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@fine137, My story is very similar to yours. Spondylolisthesis diagnosed 30 years ago. The pain became progressively worse but unlike you the main relief I got was from sitting. I had an L5-S1 fusion on Dec. 23rd. I am 13 days out. I had been cycling between Ibuprofen and Tylenol for the pain but was told by someone on this forum 2 days ago that taking anti-inflammatories was not good. Last night was my first night attempting only Tylenol and it was not good. I have shooting nerve pain in my gluts, legs, and feet. and like you it is worse at night and prevents me from sleeping anymore then short periods of time. Also, since the surgery the bursitis pain in my hip has really ramped up. Like you, I found a great surgeon that doesn't want to be bothered with every little question. I don't want to cave in and take Hydracodone because I don't want the negative side effects. As far as recovery time, I was given general advice to take it slow, be patient, not over do it, and walk as much as I can. Yesterday, I walked for 45 min. at one time in the mountains and I will not attempt that again for quite a while. Too much. I was told to just do a little bit more each time I walked. Thanks for sharing your story.

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I am going to offer this: life-long competitive amateur athlete here. Not needy, very well educated. Married to a top amateur triathlete. I've been through seven major orthopedic/neurologic surgeries, she has been through eleven. If any surgeon, at any time indicated that they didn't have time to answer patient questions, it is an automatic 'move on'. Lack of empathy is legend in surgeons and is worst among cardiac, second worst among orthopedist. Do the research yourself. Get a second opinion until you get one that resonates with you. In particular, if your pain involves the spine, demand a second opinion from a Neurosurgeon. They are the brain-trust and will study if your symptoms match your diagnosis. I would be paralyzed if I hadn't done this myself.

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@jtrtexas

I am going to offer this: life-long competitive amateur athlete here. Not needy, very well educated. Married to a top amateur triathlete. I've been through seven major orthopedic/neurologic surgeries, she has been through eleven. If any surgeon, at any time indicated that they didn't have time to answer patient questions, it is an automatic 'move on'. Lack of empathy is legend in surgeons and is worst among cardiac, second worst among orthopedist. Do the research yourself. Get a second opinion until you get one that resonates with you. In particular, if your pain involves the spine, demand a second opinion from a Neurosurgeon. They are the brain-trust and will study if your symptoms match your diagnosis. I would be paralyzed if I hadn't done this myself.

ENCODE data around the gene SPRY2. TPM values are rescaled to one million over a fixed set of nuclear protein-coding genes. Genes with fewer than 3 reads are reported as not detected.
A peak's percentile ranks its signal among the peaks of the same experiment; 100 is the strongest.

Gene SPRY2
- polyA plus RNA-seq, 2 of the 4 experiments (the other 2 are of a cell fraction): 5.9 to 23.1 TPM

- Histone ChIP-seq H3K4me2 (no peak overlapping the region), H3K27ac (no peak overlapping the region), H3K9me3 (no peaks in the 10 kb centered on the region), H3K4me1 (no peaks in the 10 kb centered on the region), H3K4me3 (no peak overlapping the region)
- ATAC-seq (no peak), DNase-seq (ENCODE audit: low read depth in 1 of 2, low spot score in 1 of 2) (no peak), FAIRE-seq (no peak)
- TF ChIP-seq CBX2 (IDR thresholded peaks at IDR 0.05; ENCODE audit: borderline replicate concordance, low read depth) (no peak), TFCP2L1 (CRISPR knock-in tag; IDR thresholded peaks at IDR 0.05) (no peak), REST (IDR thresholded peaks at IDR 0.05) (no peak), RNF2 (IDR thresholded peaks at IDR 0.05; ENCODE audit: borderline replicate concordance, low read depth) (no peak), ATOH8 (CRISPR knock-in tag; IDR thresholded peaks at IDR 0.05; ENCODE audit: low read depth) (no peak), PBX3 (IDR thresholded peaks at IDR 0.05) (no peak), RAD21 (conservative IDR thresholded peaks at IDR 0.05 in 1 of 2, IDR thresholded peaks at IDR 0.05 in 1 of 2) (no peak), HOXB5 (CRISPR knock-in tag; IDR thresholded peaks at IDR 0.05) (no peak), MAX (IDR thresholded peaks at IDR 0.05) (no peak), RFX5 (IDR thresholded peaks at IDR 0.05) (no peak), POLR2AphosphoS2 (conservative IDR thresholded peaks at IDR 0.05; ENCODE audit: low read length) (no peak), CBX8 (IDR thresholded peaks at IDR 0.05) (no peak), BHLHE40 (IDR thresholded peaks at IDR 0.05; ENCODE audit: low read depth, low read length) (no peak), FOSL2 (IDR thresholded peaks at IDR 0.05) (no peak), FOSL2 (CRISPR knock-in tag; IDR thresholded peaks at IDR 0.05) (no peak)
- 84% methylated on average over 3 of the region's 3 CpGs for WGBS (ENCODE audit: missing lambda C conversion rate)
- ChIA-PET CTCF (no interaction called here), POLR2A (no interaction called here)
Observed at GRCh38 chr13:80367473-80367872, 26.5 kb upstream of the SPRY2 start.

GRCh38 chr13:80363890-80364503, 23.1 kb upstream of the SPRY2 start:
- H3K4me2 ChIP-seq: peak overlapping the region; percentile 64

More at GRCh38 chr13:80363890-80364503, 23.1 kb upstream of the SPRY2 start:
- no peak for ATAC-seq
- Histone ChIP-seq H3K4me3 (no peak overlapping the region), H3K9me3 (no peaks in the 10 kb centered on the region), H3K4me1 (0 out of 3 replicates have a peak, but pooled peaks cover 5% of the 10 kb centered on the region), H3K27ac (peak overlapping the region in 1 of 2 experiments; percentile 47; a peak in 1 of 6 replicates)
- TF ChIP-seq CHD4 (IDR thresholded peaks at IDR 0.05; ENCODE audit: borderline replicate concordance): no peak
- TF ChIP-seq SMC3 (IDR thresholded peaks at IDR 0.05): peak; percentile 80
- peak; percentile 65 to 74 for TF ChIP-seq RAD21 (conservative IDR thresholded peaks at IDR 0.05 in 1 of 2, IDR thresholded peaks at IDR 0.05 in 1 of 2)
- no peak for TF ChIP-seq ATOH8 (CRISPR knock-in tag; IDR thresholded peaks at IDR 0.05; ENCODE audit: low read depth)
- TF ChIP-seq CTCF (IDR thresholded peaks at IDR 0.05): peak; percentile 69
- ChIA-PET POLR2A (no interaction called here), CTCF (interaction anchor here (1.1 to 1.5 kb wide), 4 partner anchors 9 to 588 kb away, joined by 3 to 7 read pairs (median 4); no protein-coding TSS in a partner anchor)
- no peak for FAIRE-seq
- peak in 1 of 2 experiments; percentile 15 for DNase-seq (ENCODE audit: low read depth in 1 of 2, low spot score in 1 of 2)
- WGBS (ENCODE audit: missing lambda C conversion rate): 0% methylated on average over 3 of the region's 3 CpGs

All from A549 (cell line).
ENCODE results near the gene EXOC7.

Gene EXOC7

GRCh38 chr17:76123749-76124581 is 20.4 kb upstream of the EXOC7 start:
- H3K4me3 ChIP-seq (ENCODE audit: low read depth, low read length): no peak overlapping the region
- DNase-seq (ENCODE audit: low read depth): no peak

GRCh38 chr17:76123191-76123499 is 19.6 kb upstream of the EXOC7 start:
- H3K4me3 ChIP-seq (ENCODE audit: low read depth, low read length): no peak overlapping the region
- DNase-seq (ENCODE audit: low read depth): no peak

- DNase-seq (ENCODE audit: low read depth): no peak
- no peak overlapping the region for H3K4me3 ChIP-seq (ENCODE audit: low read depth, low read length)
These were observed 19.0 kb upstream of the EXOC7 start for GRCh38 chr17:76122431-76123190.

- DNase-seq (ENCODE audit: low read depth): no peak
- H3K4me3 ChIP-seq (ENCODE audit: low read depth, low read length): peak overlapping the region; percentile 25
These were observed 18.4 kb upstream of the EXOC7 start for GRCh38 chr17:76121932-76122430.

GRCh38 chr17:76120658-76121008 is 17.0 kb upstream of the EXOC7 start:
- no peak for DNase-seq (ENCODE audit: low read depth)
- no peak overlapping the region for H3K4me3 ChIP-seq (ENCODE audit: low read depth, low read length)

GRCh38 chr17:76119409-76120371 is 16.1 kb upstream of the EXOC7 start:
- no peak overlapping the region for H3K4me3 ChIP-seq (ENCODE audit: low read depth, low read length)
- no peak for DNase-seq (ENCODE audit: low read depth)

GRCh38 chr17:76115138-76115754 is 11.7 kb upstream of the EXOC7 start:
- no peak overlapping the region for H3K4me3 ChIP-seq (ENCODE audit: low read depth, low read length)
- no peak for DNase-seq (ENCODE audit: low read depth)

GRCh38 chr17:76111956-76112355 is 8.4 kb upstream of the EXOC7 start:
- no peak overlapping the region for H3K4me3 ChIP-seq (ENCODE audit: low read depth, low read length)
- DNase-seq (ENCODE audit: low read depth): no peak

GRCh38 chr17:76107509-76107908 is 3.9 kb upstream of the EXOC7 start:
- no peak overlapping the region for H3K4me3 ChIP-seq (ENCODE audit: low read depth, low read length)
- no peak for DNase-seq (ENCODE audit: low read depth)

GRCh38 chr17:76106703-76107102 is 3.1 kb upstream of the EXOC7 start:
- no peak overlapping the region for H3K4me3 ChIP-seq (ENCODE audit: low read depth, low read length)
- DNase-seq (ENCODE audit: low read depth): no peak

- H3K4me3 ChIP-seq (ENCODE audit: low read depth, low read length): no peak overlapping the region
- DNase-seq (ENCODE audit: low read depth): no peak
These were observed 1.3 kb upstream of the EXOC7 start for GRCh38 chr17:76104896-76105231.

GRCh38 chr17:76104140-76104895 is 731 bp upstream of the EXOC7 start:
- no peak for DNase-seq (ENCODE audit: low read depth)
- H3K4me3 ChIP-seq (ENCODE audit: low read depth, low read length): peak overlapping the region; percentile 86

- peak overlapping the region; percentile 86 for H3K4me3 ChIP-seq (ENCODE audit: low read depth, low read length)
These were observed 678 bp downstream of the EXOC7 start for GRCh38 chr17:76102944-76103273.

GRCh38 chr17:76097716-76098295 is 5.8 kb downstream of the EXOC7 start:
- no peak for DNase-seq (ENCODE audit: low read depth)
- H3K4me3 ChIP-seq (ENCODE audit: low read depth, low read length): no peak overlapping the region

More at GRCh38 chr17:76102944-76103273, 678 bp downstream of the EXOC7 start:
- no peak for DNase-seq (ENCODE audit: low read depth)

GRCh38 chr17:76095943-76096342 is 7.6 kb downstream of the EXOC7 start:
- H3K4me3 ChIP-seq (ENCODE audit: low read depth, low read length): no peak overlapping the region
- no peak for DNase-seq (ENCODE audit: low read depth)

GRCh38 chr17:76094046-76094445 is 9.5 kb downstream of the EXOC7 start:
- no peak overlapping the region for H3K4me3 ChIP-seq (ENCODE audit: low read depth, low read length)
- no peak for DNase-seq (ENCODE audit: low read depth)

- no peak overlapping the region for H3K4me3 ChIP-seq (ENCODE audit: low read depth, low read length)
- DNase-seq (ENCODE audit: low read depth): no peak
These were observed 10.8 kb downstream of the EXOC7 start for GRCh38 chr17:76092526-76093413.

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Exactly right

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@jtrtexas

I am going to offer this: life-long competitive amateur athlete here. Not needy, very well educated. Married to a top amateur triathlete. I've been through seven major orthopedic/neurologic surgeries, she has been through eleven. If any surgeon, at any time indicated that they didn't have time to answer patient questions, it is an automatic 'move on'. Lack of empathy is legend in surgeons and is worst among cardiac, second worst among orthopedist. Do the research yourself. Get a second opinion until you get one that resonates with you. In particular, if your pain involves the spine, demand a second opinion from a Neurosurgeon. They are the brain-trust and will study if your symptoms match your diagnosis. I would be paralyzed if I hadn't done this myself.

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Hello @jtrtexas and welcome to Mayo Clinic Connect. I think you bring up a great point to seek out care by someone who you feel you can trust and ask questions of. I am guessing that for some, it may not be as simple given insurance complications, however when possible it seems only right.